The serving God v. serving money dichotomy is not as simple as declaring wealth evil. But, as Hauerwas writes, “Jesus is very clear. Wealth is a problem.”[ii] Too often, people have a lot of money or come into a lot of money and their lives begin to shift. The money starts determining how they make life decisions, instead of existing to bring glory to God. Preservation of their wealth, not discipleship, shapes their lives. When that happens, their service to God is made subject to the whims of the true master: the wealth itself. Often, driven to hold onto their riches, wealthy Christians exhibit anemic discipleship in which Jesus is hardly seen.
If we’re reading the Sermon on the Mount then we’re taking discipleship seriously. This sermon is for disciples of Jesus. If we take discipleship seriously, then we have to face up to the confrontation. Jesus has put it before us, right in our faces. Will it be this or that? Will I be a slave to God, or will I be owned by money?
We’ve said yes, Jesus has the right to confront us with this either/or. We’ve agreed that in the face of this either/or, we have to respond and our response is evident in our daily lives. How do we submit to Jesus as our overlord?
I knew two different women who went through seasons of real poverty. In both cases from month to month, they weren’t sure how the bills would be paid. The first thing both women did when receiving their small paychecks was to tithe, 10% to their church. They trusted God to cover them that month.
Whatever your economic circumstance, are your trusting God in it? Wealthy disciples of Jesus should be giving a lot more than 10%. All Christians, whether giving time, money, attention, or talent must find ways to be extravagantly generous; Zacchaeus, the short tax collector Jesus saved, offered to repay everyone he’d cheated 4 times the amount (Luke 19:8). He had gotten rich cheating a lot of people. We find ways we can be that generous. We structure our lives so that there are areas where we have to trust God to make it day-to-day, week-to-week.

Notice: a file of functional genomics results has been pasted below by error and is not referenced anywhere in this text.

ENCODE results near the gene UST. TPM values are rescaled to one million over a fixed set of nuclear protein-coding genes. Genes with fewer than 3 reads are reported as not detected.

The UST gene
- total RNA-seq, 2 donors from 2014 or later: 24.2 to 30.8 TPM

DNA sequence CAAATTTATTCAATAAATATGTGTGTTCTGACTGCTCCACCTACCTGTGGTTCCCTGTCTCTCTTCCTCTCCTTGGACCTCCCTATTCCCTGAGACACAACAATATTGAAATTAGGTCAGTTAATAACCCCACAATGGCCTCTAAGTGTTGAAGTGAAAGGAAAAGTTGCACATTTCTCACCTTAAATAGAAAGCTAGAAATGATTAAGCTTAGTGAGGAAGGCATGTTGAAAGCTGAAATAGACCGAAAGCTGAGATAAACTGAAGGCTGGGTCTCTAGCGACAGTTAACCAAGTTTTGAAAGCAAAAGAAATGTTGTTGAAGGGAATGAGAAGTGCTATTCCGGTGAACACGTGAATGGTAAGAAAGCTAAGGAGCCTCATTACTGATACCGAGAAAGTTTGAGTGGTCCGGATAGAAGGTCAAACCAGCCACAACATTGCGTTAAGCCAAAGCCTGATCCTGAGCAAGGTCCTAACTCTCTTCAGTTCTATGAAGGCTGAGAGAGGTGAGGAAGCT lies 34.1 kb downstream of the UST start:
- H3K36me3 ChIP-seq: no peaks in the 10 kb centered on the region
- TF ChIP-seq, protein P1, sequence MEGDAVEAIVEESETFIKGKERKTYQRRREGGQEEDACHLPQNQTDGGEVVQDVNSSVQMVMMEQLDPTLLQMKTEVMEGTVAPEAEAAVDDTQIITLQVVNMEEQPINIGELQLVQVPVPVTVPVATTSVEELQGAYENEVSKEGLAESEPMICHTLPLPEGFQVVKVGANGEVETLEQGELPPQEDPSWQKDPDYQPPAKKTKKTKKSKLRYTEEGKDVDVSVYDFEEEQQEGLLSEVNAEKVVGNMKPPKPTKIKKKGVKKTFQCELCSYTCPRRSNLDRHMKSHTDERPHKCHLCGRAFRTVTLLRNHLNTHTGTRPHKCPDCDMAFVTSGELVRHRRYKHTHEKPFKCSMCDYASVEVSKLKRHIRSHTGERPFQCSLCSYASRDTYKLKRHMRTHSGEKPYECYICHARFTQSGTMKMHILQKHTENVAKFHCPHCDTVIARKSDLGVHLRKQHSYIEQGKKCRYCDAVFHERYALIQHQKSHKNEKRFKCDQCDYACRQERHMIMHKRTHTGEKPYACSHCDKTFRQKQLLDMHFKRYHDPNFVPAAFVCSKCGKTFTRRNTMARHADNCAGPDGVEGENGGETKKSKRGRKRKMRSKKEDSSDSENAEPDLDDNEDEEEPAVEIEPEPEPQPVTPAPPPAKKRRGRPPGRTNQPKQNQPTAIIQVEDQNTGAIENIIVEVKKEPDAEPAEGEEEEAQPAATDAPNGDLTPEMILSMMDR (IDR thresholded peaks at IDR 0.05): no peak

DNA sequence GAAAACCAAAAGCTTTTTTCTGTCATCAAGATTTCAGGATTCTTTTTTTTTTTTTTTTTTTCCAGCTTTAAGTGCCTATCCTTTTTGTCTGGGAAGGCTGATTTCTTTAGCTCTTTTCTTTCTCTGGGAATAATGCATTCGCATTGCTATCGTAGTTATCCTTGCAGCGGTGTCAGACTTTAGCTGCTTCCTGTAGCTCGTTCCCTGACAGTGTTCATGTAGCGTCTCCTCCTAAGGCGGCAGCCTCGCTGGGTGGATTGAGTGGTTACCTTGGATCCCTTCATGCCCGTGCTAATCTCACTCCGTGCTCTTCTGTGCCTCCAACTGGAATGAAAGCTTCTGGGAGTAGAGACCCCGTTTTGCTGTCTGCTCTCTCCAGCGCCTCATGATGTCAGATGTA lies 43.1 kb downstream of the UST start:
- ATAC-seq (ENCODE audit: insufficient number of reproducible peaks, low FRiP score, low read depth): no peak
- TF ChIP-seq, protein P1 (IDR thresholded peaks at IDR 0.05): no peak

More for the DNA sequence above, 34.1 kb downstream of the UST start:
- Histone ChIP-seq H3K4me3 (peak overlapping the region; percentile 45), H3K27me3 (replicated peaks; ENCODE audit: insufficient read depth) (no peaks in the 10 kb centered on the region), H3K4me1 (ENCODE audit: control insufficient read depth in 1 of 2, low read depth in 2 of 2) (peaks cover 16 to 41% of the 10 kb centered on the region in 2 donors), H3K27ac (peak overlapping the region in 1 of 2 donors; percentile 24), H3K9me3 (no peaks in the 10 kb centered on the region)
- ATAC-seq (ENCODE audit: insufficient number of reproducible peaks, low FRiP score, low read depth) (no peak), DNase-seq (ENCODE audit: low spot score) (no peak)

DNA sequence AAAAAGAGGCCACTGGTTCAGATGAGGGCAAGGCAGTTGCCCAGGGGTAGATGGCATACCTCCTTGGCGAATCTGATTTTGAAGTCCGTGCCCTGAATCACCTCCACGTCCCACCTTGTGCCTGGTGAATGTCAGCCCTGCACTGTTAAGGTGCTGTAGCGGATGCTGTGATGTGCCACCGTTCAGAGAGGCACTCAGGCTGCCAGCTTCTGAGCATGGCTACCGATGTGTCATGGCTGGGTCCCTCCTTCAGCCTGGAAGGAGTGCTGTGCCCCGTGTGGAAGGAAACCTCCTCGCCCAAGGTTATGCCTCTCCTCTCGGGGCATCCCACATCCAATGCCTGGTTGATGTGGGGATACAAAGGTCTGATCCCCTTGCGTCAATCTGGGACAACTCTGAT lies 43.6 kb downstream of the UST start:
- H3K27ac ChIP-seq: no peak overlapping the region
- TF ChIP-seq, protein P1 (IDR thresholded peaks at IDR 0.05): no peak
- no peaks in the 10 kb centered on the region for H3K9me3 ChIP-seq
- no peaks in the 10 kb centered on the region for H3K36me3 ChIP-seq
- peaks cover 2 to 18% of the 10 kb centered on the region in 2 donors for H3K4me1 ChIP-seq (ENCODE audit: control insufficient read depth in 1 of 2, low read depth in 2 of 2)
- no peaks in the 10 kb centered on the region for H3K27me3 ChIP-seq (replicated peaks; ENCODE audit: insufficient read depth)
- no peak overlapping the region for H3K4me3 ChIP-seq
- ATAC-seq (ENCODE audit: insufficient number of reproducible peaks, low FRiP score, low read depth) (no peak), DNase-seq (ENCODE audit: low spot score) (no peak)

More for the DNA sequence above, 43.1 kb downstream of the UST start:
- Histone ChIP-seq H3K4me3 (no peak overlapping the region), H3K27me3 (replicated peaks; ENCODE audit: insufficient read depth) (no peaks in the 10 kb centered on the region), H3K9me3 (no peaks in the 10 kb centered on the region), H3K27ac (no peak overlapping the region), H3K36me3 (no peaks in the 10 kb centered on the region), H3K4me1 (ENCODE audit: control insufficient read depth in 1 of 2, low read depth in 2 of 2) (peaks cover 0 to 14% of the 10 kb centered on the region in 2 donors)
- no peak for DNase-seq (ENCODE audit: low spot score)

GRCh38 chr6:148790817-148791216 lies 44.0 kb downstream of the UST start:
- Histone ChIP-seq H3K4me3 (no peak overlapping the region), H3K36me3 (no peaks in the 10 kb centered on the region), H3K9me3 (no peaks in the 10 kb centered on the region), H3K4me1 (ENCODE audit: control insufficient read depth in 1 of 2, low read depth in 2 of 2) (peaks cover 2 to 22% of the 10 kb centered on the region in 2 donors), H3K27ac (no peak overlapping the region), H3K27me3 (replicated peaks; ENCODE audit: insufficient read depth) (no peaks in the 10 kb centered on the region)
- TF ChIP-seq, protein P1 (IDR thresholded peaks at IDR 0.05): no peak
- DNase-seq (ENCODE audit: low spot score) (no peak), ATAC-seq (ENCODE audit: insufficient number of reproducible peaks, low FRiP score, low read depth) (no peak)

Both of my friends eventually saw their circumstances greatly improve. It wasn’t like those health-and-wealth charlatans who promise God will give a miracle in the form of financial windfalls. Rather, my friends worked hard, lived faithfully, and trusted God. We have to restructure our lives so that we can see how we trust him daily. I can’t be more precise with your individual life because this kind of lived faith varies in what it looks like from person to person. Do an honest assessment. Is there any area of life where God isn’t first? That area of life must be reordered so that the master is in His rightful place.
Finally, depending on God and seeking ways to be extravagantly generous, we see with eyes of love. That’s the best way to understand verses 22-23, “if your eye is healthy, your whole body will be full of light.” Seeing with eyes of love, we notice people who are hurting and we help them. Seeing with eyes of love, we recognize where God is at work in the world. We encourage those involved in God’s good work and we join in it. Through this seeing and the help and encouragement we give based on what we see, we store up treasures in heaven
Yes, we are confronted by this or that. Jesus requires extreme commitment of us. It’s worth giving it. It’s contrary to our society’s values, but we reject money and wealth as masters over us; we reject money and wealth as organizing principles that determine how our lives are structured. We reduce money and wealth’s power. Money is a tool to be used. God is our Lord and we live our lives for his glory.
[i] D. Bonhoeffer (1963), The Cost of Discipleship, MacMillan Publishing Company (New York), p.196.
[ii] S. Hauerwas (2006), Brazos Theological Commentary on the Bible: Matthew, Brazos Press (Grand Rapids), p.80.